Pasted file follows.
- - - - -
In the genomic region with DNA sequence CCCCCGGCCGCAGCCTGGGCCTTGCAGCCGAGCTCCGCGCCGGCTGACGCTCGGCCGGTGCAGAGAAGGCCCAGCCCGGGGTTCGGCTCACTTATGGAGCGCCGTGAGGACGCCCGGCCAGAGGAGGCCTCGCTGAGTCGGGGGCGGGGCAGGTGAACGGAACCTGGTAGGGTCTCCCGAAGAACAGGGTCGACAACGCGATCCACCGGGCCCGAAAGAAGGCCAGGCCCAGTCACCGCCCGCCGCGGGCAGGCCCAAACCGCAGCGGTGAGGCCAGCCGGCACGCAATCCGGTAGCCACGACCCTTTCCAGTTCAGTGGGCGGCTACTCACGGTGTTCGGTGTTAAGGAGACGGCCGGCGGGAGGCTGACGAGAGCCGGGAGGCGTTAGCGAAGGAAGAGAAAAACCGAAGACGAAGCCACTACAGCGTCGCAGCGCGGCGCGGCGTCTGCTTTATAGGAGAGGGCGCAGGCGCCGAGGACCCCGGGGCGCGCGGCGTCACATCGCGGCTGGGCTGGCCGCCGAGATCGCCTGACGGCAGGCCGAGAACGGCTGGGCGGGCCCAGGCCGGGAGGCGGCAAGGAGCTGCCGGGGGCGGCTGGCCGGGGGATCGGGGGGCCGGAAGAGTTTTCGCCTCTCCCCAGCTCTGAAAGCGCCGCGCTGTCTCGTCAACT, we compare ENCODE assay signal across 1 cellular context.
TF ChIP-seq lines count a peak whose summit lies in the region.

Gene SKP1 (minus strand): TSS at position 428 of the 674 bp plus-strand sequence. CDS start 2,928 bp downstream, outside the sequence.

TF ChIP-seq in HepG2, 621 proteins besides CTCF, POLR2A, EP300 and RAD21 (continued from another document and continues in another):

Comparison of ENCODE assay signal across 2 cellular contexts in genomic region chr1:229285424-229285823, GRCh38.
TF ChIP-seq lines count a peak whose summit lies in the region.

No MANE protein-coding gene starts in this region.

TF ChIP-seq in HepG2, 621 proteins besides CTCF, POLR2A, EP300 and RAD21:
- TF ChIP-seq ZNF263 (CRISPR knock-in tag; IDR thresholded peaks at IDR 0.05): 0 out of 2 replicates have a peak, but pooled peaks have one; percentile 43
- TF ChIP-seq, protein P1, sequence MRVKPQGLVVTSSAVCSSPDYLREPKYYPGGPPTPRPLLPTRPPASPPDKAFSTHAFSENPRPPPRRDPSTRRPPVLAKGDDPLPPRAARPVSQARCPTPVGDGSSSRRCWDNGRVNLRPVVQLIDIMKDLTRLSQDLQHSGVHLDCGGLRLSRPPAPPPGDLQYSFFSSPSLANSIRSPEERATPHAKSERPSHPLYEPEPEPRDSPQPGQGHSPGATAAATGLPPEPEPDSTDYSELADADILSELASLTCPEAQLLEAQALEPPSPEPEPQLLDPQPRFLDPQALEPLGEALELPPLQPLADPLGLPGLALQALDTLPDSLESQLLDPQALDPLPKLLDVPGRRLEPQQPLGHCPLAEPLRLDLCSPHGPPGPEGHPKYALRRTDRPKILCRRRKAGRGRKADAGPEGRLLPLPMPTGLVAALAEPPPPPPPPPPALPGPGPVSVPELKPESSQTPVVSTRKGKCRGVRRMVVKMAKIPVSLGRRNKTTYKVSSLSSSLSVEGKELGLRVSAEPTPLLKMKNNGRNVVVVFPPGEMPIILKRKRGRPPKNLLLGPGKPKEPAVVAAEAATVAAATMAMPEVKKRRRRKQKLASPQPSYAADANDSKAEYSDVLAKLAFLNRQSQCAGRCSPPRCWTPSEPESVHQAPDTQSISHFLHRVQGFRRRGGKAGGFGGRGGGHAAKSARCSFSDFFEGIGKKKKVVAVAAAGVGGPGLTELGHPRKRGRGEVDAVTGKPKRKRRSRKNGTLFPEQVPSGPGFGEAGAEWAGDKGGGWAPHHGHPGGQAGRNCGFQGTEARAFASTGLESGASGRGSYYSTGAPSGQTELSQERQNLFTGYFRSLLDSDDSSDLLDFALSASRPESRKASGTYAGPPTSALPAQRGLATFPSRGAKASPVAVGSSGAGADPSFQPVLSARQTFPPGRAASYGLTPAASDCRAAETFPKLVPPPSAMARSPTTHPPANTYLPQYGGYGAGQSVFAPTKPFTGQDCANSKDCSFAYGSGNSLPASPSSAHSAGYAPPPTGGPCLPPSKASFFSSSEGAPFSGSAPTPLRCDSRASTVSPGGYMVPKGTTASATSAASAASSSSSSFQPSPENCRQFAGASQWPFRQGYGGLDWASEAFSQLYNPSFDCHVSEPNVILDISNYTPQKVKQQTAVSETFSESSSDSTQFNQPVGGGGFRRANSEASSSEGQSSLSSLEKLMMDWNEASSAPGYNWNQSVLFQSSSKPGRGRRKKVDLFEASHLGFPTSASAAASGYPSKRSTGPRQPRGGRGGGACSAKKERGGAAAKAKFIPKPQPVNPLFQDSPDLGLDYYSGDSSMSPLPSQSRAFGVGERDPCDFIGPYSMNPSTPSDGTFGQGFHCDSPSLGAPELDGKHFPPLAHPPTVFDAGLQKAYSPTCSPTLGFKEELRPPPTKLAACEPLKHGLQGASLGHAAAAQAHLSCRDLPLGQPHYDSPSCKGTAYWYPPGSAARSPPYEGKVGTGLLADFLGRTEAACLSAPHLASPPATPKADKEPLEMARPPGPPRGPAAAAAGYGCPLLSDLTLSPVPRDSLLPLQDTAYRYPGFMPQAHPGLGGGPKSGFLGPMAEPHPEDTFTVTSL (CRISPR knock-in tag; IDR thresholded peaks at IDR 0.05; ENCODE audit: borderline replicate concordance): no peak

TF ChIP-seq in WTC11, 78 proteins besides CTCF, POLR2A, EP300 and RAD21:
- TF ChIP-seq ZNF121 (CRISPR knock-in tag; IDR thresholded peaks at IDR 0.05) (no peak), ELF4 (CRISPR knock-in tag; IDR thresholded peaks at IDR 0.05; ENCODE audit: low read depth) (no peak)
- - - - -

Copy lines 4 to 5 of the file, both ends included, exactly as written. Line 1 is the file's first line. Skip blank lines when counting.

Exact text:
TF ChIP-seq in HepG2, 621 proteins besides CTCF, POLR2A, EP300 and RAD21 (continued from another document and continues in another):

Comparison of ENCODE assay signal across 2 cellular contexts in genomic region chr1:229285424-229285823, GRCh38.